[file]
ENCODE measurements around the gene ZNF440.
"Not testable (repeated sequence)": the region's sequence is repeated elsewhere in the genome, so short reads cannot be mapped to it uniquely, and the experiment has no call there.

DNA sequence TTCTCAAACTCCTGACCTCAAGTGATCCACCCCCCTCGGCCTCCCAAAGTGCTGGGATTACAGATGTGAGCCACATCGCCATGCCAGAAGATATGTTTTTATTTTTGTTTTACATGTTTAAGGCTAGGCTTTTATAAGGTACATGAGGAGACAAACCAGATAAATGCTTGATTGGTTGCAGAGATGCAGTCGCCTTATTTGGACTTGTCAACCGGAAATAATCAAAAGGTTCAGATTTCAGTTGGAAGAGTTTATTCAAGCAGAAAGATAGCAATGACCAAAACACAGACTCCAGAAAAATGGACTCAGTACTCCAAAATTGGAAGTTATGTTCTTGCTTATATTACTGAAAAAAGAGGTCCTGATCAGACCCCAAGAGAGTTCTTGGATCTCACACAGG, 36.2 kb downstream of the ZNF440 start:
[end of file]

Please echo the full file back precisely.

ENCODE measurements around the gene ZNF440.
"Not testable (repeated sequence)": the region's sequence is repeated elsewhere in the genome, so short reads cannot be mapped to it uniquely, and the experiment has no call there.

DNA sequence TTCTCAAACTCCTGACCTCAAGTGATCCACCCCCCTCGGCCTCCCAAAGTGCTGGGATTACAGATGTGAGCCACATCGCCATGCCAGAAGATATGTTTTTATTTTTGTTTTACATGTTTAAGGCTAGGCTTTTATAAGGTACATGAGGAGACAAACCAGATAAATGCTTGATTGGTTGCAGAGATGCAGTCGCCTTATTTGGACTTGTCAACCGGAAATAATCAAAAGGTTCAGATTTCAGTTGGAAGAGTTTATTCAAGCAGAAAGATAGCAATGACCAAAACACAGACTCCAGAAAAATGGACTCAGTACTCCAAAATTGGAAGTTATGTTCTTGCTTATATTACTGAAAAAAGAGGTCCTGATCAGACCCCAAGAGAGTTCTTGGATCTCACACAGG, 36.2 kb downstream of the ZNF440 start: